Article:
Activity 3.3 - The ingredients of newsworthy stories

Course: 2018 Science Communication Skills for Water Cooperation and Diplomacy
Book: Activity 3.3 - The ingredients of newsworthy stories
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Date: Thursday, 2 December 2021, 11:08 AM

1. Introduction

Research shows that the most read stories often share certain features or ingredients. Incorporating these news values when communicating your research will help make it more engaging for your audience. You can also contextualise your research using these news values. Below is a list of some of the main news values.

  1. Binary opposition
  2. Tailored to the reader
  3. Bad news
  4. Timeliness
  5. Popular references
  6. Surprise
  7. Clarity

In the next pages, you can find more detailed information about these news values with potential examples.

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2. Binary opposition

Binary opposition

Oppositions such as man and machine; good and bad; competing theories (for example, quantum physics versus general relativity); the old and the new. 

Are there any debates in water science (or your research) that have binary oppositions like this? E.g. Economic development versus the serious environmental problems emerging in the River Nile Basin and its groundwater resources. If researchers have opposing views or approaches about an issue can you reflect these in a respectful way?

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3. Tailored to the reader

Tailored to the reader

Can you make your work relevant to the reader? How will it actually affect the world or their lives? 

If you are talking to an Egyptian journalist, but you are researching the water footprint of sugar cane cultivation somewhere else… can you explain how your findings could be applied to Egyptians specifically?

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4. Bad news

Bad news

What is the problem that your research is trying to resolve? Highlight the bad news that your research addresses and why it is justified to do the work you are doing.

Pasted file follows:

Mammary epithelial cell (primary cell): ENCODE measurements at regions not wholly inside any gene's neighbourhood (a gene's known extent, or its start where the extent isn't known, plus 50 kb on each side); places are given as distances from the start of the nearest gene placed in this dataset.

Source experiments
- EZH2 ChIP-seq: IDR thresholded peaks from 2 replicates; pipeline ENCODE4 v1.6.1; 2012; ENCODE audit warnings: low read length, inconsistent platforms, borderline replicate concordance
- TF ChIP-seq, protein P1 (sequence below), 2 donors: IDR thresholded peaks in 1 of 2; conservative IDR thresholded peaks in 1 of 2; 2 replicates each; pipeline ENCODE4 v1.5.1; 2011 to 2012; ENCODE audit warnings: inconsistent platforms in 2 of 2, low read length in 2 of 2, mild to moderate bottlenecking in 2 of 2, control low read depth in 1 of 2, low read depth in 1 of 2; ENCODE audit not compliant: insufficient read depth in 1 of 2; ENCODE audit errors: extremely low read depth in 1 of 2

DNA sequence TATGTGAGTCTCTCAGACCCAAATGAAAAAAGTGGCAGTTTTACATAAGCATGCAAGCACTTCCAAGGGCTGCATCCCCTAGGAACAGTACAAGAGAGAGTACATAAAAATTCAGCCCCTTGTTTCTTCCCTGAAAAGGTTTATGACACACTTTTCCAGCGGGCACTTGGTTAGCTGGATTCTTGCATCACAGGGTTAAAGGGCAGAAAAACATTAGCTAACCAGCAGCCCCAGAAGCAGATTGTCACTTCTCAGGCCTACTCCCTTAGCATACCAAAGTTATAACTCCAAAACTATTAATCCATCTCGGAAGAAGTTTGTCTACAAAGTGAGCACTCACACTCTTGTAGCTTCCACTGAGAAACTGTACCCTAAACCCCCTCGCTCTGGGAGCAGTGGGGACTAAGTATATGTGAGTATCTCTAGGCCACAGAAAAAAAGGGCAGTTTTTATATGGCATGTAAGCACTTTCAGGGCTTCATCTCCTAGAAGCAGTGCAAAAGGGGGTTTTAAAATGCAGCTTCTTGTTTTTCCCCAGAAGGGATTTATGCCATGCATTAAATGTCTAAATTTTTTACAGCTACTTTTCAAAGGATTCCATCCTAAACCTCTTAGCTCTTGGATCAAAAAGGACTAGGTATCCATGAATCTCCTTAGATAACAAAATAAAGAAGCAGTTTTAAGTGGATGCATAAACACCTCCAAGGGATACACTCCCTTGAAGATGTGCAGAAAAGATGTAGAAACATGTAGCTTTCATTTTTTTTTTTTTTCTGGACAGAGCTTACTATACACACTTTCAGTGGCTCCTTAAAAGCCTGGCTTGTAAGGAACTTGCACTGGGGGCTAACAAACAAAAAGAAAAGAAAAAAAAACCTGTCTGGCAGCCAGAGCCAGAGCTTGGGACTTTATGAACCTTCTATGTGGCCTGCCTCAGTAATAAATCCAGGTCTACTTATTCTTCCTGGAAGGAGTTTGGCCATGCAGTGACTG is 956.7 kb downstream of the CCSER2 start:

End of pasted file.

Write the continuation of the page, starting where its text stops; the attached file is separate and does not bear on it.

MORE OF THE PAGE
Climate variability is a threat to the socio-economic development of Ethiopia, because of this, it is essential to develop better models that can predict these changes.

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5. Timeliness


Is there an upcoming event that you can link your research to? Or has something happened in the news that allows you to surface the work you do even if it’s slightly unrelated?

Cambodia’s biggest dam might ‘literally kill’ the Mekong river according to this recent news story. Could you comment or frame the work you do in relation to a story like that? Perhaps there are parallels, differences, or shared issues you can highlight.

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6. Popular references

Popular references

Famous people, events, or references are powerful links that will allow you to connect with much wider audiences. Finding any links could be quite powerful. 

Egypt’s famous singer Sherine has been sentenced to 6 months jail for making a joke about the cleanliness of the Nile. Perhaps you research waterborne diseases and can use this as a hook to highlight the importance of your work. Any loose link to an event like this can be used to surface your work.

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7. Surprise


Surprise your audience with something they genuinely weren’t expecting. 

Did you know that we can measure rainfall from outer space? Someone using satellite observations and processing algorithms to estimate rainfall might not find this that surprising, but a non-expert reader could. There are probably aspects of your research others might find surprising.

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8. Clarity


Keep it simple. Try to stick to a single, clear idea. Have two at the very most. People will switch off if you launch into the full complexity of your research.

This research paper explores a number of issues surrounding the role of climate change adaptation in the Nile Basin of Ethiopia. Too many for a single news story. Asking a single, simple question such as “Are farmers in the Nile Basin of Ethiopia at a higher risk than ever before from climate change?” will help your audience. 

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